Mounting evidence of climate change impacts worldwide will inevitably
lead to a new global consensus on climate action. Based on recent research,
between two-thirds and four-fifths of known fossil fuel reserves have
been deemed to be unburnable carbon — that cannot safely be combusted.
This is of profound importance to Canada, a nation making fossil fuel
development and expansion the centrepiece of its industrial strategy. This
study looks at the implications of unburnable carbon for the Canadian fossil
fuel industry and in particular for financial markets and pension funds.
We argue that Canada is experiencing a carbon bubble that must be strategically
deflated in the move to a clean energy economy.
Doing the Math
A carbon budget is the maximum amount of CO2 that can be emitted in the
future, based on scientifically-estimated probabilities of staying below 2°C
of global warming, above which would lead to catastrophic or “runaway”
climate change beyond humanity’s capacity to manage. The world’s carbon
budget is now approximately 500 billion tonnes (Gt) of carbon dioxide, an
amount that would provide an 80% chance at staying under 2°C.
Canada’s share of that global carbon budget would be just under 9 Gt
based on its share of world GDP, and 2.4 Gt based on share of world population.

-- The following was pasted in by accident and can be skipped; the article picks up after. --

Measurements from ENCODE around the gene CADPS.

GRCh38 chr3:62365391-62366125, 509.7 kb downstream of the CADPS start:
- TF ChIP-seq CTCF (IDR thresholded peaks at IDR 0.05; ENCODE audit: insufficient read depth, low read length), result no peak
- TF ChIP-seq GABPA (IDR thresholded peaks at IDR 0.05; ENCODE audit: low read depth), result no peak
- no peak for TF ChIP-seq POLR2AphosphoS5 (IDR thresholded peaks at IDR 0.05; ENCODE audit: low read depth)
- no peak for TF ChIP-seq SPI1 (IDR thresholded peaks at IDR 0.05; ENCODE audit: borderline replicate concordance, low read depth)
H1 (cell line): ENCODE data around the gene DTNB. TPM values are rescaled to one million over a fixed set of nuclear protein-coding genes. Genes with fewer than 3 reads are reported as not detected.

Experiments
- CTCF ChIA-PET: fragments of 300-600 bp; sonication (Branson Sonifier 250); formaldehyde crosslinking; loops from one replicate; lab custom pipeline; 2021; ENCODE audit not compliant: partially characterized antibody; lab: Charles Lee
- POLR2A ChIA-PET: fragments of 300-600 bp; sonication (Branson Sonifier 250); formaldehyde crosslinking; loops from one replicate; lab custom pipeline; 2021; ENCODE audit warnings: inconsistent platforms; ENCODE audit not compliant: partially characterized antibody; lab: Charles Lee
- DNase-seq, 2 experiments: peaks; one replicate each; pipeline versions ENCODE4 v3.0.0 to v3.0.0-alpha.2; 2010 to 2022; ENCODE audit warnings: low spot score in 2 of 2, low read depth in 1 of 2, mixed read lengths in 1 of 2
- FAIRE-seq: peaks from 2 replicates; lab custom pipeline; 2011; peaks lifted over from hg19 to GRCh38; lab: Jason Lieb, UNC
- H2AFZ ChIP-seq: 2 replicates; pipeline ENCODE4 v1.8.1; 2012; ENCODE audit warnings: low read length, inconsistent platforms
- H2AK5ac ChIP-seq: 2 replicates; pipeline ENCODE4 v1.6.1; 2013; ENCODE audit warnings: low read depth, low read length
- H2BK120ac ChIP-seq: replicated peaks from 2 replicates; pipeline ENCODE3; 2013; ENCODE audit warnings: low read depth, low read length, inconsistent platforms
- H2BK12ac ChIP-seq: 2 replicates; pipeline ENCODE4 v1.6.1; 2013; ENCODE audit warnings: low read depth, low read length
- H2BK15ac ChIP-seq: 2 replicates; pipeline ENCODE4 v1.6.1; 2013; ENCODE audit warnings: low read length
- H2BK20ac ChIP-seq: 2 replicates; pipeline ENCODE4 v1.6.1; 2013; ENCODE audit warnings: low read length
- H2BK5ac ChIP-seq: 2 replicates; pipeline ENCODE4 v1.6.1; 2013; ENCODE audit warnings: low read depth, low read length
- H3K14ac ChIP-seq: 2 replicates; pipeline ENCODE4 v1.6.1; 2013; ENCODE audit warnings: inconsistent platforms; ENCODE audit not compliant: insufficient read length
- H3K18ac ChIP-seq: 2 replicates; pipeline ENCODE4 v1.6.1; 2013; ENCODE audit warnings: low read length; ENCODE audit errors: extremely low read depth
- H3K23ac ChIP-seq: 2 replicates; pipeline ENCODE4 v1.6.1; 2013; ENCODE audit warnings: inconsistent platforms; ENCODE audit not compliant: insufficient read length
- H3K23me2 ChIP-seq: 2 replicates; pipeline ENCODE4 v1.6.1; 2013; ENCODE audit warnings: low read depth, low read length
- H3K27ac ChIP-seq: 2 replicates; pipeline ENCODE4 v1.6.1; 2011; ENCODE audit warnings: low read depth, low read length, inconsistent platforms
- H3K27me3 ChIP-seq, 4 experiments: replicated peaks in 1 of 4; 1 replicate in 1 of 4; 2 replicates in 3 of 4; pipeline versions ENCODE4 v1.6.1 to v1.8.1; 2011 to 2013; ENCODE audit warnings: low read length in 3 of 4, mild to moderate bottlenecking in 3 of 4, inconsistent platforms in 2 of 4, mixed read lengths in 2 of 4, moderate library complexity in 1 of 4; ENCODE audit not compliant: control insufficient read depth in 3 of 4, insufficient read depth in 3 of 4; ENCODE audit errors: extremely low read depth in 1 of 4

An internationally negotiated carbon budget for Canada could go
up depending on export arrangements with other countries, or down if larger
historical emissions mean disproportionate reductions from rich countries.
A plausible carbon budget for Canada would almost certainly fall between
2 and 20 Gt.
Canada’s reserves of fossil fuels are significantly larger than Canada’s
fair share of a global carbon budget:
• Canada’s proven reserves of oil, bitumen, gas and coal are equivalent
to 91 Gt of CO2, or 18% of the global carbon budget.
• Adding in probable reserves boosts this figure to 174 Gt, or 35% of
the global carbon budget.
• A final, more speculative category including all possible reserves is
1,192 Gt — more than double the world’s carbon budget.
This means that business as usual for the fossil fuel industry is incompatible
with action to address climate change that keeps global temperature
increase to 2°C or less. Even at the high end of a 20 Gt carbon budget, this
would imply that 78% of Canada’s proven reserves, and 89% of proven-plusprobable
reserves, would need to remain underground.
Carbon Liabilities, Stranded Assets
The Toronto Stock Exchange (TSX) is highly weighted towards the fossil fuel
sector. At the end of 2011, the TSX had 405 listed oil and gas companies with
a total market capitalization of over $379 billion. When coal producers are
added this number rises further.
To assess the implications of Canada’s carbon bubble, we developed a
database of 114 fossil fuel companies operating in Canada — 103 listed on
the TSX (assets greater than $70M for oil and gas, and $50M for coal), and 11
foreign-owned subsidiaries. For each we compiled financial data on revenue,
assets and market capitalization. Then we added data on fossil fuel reserves
(proven and probable), which we converted into potential CO2 emissions.
We develop an estimated range of their carbon liabilities by applying a carbon
price, representing the estimated damages from emitting a tonne of carbon
(known as the social cost of carbon, or SCC, based on recent literature).
Global Climate Change http://courses.dce.harvard.edu/~envre130
Environmental Justice http://courses.dce.harvard.edu/~envre145
Environment Ethics http://courses.dce.harvard.edu/~envre120